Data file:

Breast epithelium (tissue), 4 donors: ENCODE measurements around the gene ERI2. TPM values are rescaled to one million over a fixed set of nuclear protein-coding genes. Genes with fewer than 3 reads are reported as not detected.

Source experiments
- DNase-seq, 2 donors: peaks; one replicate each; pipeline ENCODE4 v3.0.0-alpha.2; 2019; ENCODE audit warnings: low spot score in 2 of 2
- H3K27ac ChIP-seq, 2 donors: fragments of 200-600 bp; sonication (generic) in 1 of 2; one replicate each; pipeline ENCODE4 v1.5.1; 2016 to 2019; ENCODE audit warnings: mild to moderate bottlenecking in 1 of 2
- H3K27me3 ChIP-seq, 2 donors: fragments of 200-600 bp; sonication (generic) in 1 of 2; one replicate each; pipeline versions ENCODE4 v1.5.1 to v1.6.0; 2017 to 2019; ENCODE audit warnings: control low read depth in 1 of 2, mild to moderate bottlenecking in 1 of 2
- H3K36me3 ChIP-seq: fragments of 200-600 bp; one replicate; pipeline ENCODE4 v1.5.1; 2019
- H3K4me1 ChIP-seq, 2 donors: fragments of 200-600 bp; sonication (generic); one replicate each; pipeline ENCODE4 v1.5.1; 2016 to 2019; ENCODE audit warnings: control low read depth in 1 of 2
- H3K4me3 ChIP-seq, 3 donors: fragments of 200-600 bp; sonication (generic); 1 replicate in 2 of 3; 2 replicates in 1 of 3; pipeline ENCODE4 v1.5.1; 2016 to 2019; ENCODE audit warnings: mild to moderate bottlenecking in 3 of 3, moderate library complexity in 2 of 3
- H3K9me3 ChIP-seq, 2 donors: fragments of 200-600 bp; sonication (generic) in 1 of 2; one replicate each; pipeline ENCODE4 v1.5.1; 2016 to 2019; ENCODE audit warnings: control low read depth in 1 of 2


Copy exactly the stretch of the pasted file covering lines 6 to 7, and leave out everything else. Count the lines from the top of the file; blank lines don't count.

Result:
- H3K36me3 ChIP-seq: fragments of 200-600 bp; one replicate; pipeline ENCODE4 v1.5.1; 2019
- H3K4me1 ChIP-seq, 2 donors: fragments of 200-600 bp; sonication (generic); one replicate each; pipeline ENCODE4 v1.5.1; 2016 to 2019; ENCODE audit warnings: control low read depth in 1 of 2